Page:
All that said, there are certain areas of design that I have to have MacOS for. For example, many critical font design applications are only available for Mac. e.g. Glyphs and RoboFont. Although FontForge is pretty cool, and I do use it. If you’re doing architectural work, AutoDesk applications on Windows are the sharpest tools in the shed. But in general Libré/Opensource tools might be the future because you can support and build your tools and they will never be taken away from you for any reason. If you’re not happy with the direction a tool is taking you can fork the project yourself if you like. Plus you… Yes you can improve and support your own tools.

In your situation this is what I’d recommend: System76 is shortly releasing a faster, bigger GPU, Oryx Pro laptop. It’s a beast of a laptop and cheaper than Alienware. Run a debian based operation system, like CentOS or Ubuntu Gnome. If you’re really clever you can dual boot your system into OSX or Windows when you need to run the odd * apps. Pixls has some great info for photography. LibreGraphicsProduction is a very old site, but still useful info. The important thing for you is to dive into the PDF standards. You need to really understand post-script, pdf production. These are truly portable documents that any printer can rip. Strangely LaTeX, LuaTeX and ConTeXt are making a comeback. You can create stunning documents programmatically, and layout sophisticated maths, etc. using these old typesetting methods. Very powerful for school papers! It also is very flexible, you can render your document out to many formats, PDF, Markdown, ePub, HTML etc.

Other software I would highly recommend. Blender is absolutely amazing. Even huge production companies use it for the odd job. Used in conjunction with MakeHuman for starter avatars. Use Mari painting objects, and Nuke or Natron for compositing.

Krita is an astonishingly powerful painting application, but you can even use it for image editing in a pinch. Gimp has a long way to go, but it opens in two seconds, so if it’s a quick image resize and crop, it will save you time. If you really want to save time use ImageMagick whenever you can. Believe me when I say nothing will impress your boss more than you resizing, rotating and converting to sRGB a hundred images before he or she can get back to their desk with a simple $ mogrify -resize 500x500 -colorspace srgb -rotate 90 *.jpg — might just blow their minds. PS actions can suck-it! RawTherapee and Darktable are great for RAW processing.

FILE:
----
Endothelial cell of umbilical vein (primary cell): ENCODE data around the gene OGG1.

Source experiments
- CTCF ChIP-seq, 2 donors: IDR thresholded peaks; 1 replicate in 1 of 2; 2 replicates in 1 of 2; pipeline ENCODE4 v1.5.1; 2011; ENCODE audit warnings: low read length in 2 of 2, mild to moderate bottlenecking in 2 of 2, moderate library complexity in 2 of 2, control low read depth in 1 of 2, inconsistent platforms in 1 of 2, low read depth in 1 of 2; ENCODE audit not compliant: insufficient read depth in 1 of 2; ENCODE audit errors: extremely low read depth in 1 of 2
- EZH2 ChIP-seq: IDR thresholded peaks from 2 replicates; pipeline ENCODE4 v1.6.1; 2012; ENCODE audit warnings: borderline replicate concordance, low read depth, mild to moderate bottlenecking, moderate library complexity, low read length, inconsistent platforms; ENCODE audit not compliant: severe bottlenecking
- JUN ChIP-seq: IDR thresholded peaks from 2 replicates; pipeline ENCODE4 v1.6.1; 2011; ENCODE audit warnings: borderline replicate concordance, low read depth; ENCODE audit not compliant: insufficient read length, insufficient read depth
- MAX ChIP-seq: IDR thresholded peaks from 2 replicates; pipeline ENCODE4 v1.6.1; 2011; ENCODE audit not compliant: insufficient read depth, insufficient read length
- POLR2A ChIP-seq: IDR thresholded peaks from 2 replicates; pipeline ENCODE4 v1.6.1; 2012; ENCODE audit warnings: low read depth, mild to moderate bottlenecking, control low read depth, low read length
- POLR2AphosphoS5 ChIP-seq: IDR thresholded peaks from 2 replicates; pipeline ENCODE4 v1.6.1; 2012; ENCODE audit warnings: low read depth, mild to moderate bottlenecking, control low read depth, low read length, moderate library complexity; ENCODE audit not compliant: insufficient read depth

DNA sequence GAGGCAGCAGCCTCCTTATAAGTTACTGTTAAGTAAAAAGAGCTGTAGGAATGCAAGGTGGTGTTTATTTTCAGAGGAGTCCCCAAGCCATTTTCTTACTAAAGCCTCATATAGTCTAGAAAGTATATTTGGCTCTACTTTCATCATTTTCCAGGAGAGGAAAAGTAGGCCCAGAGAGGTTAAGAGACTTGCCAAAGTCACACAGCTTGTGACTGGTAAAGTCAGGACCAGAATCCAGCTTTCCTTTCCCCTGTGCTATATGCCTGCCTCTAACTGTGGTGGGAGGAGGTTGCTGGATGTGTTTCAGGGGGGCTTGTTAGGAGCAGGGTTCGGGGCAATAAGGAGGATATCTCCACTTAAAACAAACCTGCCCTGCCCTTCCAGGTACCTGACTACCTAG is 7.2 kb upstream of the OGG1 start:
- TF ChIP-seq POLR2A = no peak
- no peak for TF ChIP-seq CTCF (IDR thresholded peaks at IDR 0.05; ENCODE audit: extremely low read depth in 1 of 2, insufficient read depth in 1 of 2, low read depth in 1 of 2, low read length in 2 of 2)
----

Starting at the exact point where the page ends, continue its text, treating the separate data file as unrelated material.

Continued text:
I love Inkscape, but it needs XQuartz on the Mac to run, and I find it a bit buggy. However it runs like a monster on a Linux. There are many things it does that I haven’t been able to replicate on any other vector drawing application. Especially for linear calculating, shape interpolations, drawing with objects on the clipboard, etc. I couldn’t live without Scribus any longer. It has a bit of a learning curve to it, but it’s terrific once you get used to it.

If you do find yourself with all your school books and a pantry full of Top-Ramen, you might consider AffinityDesigner (All the cool kids are using), and AffinityPhoto is getting better and better. Pixelmator and Google Web Designer are great for UI stuff. Mischief is fantastic for sketching.